484,674 in New Orleans alone (not looking at the greater New Orleans area at all.)

That makes Gulfport 15% of the population affected. New Orleans is 85% of the affected people.

And since New Orleans is below sea level, while Gulfport is not, which one should logically get more attention if they both had equal impact from the storm?

AmericanMe
September 12th, 2005, 05:34 PM
Let's do some quick math:

72,500 people in Mississippi's biggest costal town, Gulfport.
484,674 in New Orleans alone (not looking at the greater New Orleans area at all.)

That makes Gulfport 15% of the population affected. New Orleans is 85% of the affected people.

And since New Orleans is below sea level, while Gulfport is not, which one should logically get more attention if they both had equal impact from the storm?

Except this involves not just Gulfport and New Orleans. It's an area the size of Great Britain stretching from Pensacola to just west of where Valnorran lives. Biloxi took a direct hit, and Mobile took some damage too.

Ben Gruagach
September 12th, 2005, 05:48 PM
Except this involves not just Gulfport and New Orleans. It's an area the size of Great Britain stretching from Pensacola to just west of where Valnorran lives. Biloxi took a direct hit, and Mobile took some damage too.

So what's the population of that area, compared with the population in Louisiana that was affected by Katrina?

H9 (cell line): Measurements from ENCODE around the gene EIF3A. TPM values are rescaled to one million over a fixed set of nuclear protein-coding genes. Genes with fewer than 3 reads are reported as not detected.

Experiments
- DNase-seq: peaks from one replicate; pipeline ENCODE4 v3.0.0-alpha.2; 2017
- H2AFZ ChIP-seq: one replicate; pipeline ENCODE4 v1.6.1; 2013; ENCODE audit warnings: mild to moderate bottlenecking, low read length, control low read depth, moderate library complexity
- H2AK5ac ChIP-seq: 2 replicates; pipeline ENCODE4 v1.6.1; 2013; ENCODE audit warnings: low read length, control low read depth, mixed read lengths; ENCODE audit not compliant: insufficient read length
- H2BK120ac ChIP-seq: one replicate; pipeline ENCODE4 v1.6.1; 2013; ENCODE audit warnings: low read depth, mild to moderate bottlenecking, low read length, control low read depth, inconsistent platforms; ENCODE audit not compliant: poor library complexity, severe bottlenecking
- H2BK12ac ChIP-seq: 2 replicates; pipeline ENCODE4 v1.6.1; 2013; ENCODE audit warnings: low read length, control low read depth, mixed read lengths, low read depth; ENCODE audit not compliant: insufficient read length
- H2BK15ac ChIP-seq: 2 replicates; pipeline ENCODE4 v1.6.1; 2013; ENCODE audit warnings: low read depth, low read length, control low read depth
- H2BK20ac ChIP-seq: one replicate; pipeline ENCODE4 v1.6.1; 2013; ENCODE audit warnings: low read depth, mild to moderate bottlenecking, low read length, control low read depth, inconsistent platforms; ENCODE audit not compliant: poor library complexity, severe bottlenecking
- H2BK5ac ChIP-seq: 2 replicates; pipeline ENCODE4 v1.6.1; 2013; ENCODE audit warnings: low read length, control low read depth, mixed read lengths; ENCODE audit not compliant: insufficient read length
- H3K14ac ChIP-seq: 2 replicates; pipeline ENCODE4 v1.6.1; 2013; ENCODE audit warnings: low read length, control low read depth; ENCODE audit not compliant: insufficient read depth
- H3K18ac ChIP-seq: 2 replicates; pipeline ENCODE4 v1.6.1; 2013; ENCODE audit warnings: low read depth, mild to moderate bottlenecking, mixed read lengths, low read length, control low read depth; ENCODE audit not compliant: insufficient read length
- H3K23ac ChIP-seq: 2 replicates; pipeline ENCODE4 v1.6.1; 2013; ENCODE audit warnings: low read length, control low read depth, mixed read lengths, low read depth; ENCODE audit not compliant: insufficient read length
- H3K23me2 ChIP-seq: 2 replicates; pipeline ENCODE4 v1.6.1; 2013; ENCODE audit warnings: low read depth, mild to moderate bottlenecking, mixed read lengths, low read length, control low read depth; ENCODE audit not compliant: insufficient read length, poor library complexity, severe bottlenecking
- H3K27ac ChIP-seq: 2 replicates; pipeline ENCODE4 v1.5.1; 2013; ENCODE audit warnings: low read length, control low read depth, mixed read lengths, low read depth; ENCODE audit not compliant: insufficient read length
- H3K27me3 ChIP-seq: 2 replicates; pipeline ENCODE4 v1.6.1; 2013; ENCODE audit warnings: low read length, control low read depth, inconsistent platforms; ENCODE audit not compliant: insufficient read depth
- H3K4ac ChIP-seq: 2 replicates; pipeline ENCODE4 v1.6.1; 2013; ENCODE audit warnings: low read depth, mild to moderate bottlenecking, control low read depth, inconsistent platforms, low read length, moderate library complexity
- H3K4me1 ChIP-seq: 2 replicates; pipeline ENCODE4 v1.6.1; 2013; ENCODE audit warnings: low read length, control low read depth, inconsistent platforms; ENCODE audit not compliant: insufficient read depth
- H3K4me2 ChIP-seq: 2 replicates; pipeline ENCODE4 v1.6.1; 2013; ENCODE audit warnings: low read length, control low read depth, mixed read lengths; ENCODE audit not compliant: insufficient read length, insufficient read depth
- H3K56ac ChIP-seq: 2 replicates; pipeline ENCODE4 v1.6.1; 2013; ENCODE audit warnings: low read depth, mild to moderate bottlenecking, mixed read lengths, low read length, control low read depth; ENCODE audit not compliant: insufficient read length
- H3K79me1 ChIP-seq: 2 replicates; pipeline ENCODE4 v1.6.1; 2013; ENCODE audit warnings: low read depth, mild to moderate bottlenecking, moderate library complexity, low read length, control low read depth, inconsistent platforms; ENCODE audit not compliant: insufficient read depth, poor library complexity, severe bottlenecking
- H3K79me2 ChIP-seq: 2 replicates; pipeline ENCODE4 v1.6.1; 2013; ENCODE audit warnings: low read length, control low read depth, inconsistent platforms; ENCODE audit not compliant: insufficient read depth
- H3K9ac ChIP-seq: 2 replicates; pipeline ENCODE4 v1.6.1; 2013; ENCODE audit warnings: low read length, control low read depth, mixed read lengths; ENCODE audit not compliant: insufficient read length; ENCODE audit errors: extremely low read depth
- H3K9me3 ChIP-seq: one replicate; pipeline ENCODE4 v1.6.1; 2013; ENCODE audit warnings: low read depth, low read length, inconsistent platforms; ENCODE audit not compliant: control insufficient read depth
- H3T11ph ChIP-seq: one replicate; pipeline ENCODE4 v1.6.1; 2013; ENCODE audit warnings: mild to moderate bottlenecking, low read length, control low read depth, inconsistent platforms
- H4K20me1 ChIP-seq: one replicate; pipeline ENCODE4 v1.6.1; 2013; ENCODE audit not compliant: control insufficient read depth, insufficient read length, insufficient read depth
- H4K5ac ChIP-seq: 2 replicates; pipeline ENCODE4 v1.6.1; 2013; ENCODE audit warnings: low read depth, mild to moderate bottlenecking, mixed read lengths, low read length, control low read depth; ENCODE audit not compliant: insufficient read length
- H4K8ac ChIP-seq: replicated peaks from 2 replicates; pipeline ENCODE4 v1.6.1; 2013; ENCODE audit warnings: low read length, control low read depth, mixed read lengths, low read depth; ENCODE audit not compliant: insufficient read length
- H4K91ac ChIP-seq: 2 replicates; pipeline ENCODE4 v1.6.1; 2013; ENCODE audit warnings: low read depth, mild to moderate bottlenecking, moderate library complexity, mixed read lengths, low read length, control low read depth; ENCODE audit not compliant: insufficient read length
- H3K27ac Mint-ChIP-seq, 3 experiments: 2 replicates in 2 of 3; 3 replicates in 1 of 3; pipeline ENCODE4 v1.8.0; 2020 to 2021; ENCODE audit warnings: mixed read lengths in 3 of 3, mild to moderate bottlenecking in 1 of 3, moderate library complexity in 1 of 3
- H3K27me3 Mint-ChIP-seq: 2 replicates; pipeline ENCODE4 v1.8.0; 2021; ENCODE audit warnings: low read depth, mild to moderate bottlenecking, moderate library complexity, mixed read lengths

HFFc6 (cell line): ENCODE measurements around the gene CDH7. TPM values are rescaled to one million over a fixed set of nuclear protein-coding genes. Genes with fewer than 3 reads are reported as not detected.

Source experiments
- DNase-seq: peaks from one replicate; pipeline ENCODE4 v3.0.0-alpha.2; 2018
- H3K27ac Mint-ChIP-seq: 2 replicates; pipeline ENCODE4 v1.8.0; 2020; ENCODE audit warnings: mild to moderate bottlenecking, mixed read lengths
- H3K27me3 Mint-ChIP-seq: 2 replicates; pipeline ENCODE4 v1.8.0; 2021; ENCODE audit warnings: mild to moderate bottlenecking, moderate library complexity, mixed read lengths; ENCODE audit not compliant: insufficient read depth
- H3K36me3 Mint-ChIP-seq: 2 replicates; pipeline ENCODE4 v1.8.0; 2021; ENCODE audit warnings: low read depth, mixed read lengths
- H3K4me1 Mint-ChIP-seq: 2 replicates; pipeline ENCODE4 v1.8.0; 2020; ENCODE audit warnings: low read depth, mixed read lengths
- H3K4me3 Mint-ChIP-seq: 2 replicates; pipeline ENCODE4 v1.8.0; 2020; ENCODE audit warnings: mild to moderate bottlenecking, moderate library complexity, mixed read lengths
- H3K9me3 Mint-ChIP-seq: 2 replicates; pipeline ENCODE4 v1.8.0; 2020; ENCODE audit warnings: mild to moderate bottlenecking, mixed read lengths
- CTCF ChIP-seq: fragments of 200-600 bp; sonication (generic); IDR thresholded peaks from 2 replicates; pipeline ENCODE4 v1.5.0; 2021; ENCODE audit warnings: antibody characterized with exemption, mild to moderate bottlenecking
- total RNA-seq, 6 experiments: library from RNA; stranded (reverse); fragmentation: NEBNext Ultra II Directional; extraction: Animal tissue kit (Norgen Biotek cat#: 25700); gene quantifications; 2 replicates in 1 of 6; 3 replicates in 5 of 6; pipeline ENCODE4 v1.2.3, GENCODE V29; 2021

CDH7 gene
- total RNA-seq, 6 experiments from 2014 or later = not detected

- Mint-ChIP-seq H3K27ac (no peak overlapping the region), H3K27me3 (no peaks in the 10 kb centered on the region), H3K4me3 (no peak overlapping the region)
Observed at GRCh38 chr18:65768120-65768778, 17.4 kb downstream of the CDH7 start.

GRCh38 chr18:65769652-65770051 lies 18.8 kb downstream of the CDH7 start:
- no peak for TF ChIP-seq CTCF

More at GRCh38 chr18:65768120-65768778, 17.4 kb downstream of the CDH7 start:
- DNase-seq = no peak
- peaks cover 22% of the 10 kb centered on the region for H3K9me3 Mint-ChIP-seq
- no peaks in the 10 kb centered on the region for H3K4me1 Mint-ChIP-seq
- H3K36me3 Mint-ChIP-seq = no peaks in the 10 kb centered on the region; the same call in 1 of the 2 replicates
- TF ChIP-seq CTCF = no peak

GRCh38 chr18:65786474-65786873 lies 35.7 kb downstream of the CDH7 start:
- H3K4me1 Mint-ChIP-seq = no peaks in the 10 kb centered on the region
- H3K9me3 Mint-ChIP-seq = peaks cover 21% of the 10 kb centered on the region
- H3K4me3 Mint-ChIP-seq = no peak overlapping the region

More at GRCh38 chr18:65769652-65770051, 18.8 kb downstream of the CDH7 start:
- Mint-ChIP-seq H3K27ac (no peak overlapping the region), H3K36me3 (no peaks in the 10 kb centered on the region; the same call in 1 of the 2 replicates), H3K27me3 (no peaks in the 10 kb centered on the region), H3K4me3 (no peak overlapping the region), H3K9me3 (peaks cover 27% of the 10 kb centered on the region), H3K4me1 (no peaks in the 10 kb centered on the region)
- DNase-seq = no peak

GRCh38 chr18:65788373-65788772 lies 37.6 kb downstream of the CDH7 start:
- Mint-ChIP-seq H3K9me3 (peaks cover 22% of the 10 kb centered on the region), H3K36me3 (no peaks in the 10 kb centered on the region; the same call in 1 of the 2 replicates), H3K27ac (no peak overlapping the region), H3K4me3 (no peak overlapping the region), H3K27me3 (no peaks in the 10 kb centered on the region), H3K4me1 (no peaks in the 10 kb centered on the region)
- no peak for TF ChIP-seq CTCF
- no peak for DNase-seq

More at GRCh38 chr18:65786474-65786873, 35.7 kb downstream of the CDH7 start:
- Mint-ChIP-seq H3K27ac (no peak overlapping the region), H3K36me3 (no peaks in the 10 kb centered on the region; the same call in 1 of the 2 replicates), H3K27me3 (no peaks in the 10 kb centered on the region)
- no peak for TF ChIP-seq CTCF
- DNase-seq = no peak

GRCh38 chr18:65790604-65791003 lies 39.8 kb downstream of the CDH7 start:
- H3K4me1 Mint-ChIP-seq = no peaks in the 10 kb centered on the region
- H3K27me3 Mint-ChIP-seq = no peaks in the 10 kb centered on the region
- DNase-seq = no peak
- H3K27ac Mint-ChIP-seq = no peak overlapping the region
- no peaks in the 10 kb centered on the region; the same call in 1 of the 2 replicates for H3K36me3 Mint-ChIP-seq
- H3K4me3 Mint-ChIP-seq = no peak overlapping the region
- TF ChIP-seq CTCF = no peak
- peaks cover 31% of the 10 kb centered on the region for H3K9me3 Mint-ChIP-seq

And how much of Mississippi was below sea level (and is now underwater) due to Katrina?

What was the estimated monetary damage done in Mississippi compared to Louisiana?

Let's compare apples to apples here if it's going to make any sense.

AmericanMe
September 12th, 2005, 06:09 PM
So what's the population of that area, compared with the population in Louisiana that was affected by Katrina?

And how much of Mississippi was below sea level (and is now underwater) due to Katrina?

What was the estimated monetary damage done in Mississippi compared to Louisiana?

Let's compare apples to apples here if it's going to make any sense.

For one, your missing the point. Mississippi is rural, and harder to get supplies into, and have less resources than New Orleans (like *cough* school buses *cough, cough*) Plus those people are spread out over a larger area, making logistics even harder. It's easier to deal with a concentrated population in a built-up area than one spread out over a larger area that's 'in the twigs'.

But for information's sake, I'll play ball and post the statistics (found by a 5 second search on Google):

According to the Census Bureau (http://www.census.gov/Press-Release/www/releases/archives/hurricanes_tropical_storms/005672.html):

Population estimates for July 1, 2004, for impacted states:
Louisiana 4,515,770
Mississippi 2,902,966
Alabama 4,530,182


Population estimates for July 1, 2003, for impacted metropolitan statistical areas:

New Orleans-Metairie-
Kenner, La. 1,317,541
Gulfport-Biloxi, Miss. 248,965
Baton Rouge, La. 722,646

Population estimates for July 1, 2004, for impacted cities:

New Orleans 462,269 (35th largest U.S. city)
Baton Rouge, La. 224,097 (80th largest U.S. city)
Gulfport, Miss. 71,851
Biloxi, Miss 50,115
Pascagoula, Miss. 25,873

Now granted these figures are probably for metropolitan areas, not all the small towns that dot the southern landscape.

Devi
September 12th, 2005, 06:24 PM